Market Resiliency

We have just lived through one of the most tumultuous quarters that I can remember and yet the markets managed to move higher.  The doomsayers are out there warning that the markets and the economy will not be able to continue to withstand these pressures and yet the economic news continues to improve.  I am not sure what the rest of the year will bring, but I certainly like the way the markets have defied those doomsayers so far this year.

Doomsayers have pointed to continuing fiscal issues in Europe.  Ireland is latest country facing serious consequences if the European Union doesn’t step in to provide some relief.  In fact, Ireland recently completed stress tests on its banking system and found that they are in serious need of bailouts to the tune of EUR24 billion which if completed would account for as much as 44% of Ireland’s annual output.  Ouch. 

Other issues bolstering the doomsayer’s case include the potential for another war in the middle-east as the U.S. and NATO seek to impose a no-fly zone over Libya.  Oil and gas prices have soared as fear spreads and global demand increases – especially in China and India.  This means higher prices at the pump with gas approaching $3.80 a gallon here in Madison.  The ongoing environmental disaster in Japan will be a mixed bag for the markets.  Clean up costs will strain Japan’s resources especially since the country already was facing a fiscal crisis and yet, there will likely be a growth boom in construction, clean-up, and other infrastructure firms as the efforts to rebuild Japan get underway.

Domestic issues continue to power doomsayers as well.  Congress is wrangling over budget issues as both sides of the aisle blame the other for not passing stop gap measures to keep the government running and hold up a new federal budget.  While some of the measures the government has taken have been designed to spur growth they also maybe the source of problems as well.  For example, the $600 billion bond buyback program that the Fed has undertaken is due to expire in June.  This will take a huge stimulus program off the books and it will mean that the private financial sector will have to become the means by which credit is created.  Should the private sector not step up to the plate, any growth in the economy for the rest of the year would be limited.

Even though the doomsayers have much to talk about, the more optimistic of us also have much to talk about and, I believe, much to look forward to.  The first quarter of 2011 ended with the market up 6.4% making it the best first quarter in percentage terms in twelve years as represented by the Dow Jones Industrial Average.  The broader markets did very well too as the S&P 500, 400, and 600 were up 5.4%, 9.0%, and 7.4% respectively.  Exports have been very strong and have been the leading element of our economy’s recovery.  Exports now stand at 12.8% of all domestic output which is the highest level since the Commerce Department began tracking the number in 1929.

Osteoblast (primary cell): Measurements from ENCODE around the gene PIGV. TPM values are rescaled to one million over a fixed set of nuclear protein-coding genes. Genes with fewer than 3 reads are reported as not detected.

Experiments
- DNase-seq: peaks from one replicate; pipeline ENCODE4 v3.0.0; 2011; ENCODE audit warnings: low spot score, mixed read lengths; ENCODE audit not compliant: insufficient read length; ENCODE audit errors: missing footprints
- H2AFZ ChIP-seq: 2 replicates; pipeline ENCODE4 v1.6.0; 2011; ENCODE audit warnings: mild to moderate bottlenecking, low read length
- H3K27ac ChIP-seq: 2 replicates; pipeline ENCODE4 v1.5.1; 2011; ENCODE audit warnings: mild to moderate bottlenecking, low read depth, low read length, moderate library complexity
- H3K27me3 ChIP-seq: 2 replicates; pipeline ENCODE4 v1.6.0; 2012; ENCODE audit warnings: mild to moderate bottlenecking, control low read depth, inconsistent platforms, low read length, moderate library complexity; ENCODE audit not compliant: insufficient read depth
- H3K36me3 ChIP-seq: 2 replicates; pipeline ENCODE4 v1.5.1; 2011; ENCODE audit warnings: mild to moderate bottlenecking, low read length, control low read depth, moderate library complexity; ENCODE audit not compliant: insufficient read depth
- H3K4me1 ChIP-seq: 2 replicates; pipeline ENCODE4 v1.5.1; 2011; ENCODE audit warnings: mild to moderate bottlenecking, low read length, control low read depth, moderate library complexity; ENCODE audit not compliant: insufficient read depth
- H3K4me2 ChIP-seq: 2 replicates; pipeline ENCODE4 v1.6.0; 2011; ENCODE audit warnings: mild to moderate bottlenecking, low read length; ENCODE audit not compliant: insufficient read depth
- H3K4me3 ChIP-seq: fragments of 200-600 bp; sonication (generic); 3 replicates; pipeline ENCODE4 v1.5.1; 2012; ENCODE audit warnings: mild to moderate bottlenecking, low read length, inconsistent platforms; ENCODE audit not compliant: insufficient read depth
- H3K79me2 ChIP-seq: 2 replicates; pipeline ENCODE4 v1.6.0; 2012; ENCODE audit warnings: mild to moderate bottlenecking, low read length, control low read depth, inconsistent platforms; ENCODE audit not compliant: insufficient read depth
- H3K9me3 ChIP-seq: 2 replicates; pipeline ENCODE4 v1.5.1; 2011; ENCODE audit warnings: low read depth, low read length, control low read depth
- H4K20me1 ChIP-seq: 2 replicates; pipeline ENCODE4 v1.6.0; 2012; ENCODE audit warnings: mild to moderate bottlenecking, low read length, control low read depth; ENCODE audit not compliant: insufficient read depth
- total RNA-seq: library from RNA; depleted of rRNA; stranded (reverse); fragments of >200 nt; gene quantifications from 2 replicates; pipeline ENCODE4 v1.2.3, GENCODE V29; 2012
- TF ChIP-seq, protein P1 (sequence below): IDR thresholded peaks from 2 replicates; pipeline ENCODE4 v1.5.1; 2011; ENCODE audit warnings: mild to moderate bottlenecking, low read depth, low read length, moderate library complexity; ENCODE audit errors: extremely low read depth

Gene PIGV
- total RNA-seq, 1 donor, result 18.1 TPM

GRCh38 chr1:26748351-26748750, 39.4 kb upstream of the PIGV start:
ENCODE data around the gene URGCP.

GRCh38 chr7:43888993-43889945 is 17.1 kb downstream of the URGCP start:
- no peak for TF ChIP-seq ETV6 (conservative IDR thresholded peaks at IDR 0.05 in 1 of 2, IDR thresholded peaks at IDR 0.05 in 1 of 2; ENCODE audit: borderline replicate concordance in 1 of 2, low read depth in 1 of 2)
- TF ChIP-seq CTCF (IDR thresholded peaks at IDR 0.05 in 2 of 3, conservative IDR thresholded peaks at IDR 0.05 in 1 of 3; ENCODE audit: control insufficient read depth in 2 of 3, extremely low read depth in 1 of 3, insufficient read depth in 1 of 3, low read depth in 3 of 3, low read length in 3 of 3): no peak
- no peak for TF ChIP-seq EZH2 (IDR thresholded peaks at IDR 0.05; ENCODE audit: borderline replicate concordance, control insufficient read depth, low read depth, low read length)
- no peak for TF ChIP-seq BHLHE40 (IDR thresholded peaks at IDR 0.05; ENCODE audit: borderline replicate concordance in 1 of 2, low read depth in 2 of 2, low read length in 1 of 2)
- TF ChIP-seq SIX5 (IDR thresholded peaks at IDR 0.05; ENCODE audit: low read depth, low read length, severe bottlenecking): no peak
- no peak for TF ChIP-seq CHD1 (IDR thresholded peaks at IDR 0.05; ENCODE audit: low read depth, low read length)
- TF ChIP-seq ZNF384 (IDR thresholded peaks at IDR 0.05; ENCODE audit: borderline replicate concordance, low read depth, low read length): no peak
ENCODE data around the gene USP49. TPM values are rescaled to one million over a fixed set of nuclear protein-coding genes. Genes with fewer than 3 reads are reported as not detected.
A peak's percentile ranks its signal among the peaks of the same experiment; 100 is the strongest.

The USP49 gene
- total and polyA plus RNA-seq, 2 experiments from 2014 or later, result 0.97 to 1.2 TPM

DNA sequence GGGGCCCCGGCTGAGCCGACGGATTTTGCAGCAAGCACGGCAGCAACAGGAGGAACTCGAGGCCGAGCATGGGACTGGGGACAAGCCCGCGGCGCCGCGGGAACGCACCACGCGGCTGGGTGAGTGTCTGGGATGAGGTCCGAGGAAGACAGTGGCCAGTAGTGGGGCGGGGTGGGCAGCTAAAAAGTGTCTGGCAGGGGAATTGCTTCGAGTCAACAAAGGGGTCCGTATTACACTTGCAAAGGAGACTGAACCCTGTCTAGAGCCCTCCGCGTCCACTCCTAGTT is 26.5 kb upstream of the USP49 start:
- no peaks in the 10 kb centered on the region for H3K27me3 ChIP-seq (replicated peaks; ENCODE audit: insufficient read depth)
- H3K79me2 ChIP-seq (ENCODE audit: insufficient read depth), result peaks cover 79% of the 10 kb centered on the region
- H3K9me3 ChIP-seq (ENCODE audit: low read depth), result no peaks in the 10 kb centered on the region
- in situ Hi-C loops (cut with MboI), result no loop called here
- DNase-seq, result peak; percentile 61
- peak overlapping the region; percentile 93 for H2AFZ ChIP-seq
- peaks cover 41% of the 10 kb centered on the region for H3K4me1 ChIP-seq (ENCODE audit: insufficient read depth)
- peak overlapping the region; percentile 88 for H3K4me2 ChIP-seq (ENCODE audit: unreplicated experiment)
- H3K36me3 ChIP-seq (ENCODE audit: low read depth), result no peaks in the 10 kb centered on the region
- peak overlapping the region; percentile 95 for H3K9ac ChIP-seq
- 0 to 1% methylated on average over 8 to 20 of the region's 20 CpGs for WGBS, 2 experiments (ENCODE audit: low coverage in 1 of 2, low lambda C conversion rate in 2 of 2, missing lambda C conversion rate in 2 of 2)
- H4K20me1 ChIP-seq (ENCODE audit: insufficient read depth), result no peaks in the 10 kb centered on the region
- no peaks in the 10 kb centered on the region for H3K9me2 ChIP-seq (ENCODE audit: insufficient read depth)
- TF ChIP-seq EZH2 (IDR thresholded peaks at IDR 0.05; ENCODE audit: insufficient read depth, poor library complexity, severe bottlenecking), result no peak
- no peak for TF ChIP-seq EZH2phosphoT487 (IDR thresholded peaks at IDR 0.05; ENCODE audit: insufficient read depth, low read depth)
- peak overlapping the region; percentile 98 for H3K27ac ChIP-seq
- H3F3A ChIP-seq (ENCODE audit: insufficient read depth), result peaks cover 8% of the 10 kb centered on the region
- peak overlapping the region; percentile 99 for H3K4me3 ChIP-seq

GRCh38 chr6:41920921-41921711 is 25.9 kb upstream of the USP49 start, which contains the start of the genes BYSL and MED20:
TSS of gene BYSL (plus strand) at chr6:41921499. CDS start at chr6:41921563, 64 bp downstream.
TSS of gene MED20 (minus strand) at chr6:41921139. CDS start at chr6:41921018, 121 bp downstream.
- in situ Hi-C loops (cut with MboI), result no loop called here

This growth has been powered both by increases in productivity and an increase in employment.  Productivity increased by 2.6% for the last quarter of 2010 and further gains are expected in 2011.  The best news on the economic front for many, however, may be the unemployment rate which has fallen to 8.8%, much lower than many of us expected and expectations are that it may fall into the lower 8% area by year’s end.  If so, that would help expand the economy as workers feel more secure and allow themselves to spend more. 

While not a consistent barometer of the economy, economic expansions last 58 months on average.  The current expansion has only passed its 21st month so potentially we have a long way to go.  One could argue that due to the depths of the last recession, this expansion will take longer just due to the fact that it has further to go to get back to previous peaks.  Profit growth will drive earnings which will drive stock prices and 2010 saw profits grow by 51%.  Expectations are that 2011 will be less robust but still strong which should continue to drive the markets higher.  Another way of looking at this is through the P/E ratio for the S&P 500.  As of December 31, 2010 that ratio stood at 15.01 which was quite a bit less than the 20 year average of 19.86.  Seems like there is still some room to grow!  Even the much (and still) maligned housing sector has seen some improvement at least locally as the supply of homes in Dane County fell by 15% over the past month.

All in all, the economy and the markets have withstood some severe shocks to the system over the past three months and still have added value.  If exports continue to remain strong, profit growth continues, and the private sector steps in to offset the Fed to some degree, there is no reason to not expect further gains this year.  There are potential headwinds to be sure, but if the economy can handle the last three months who knows what the balance of the year has in store for us!

What do you think?


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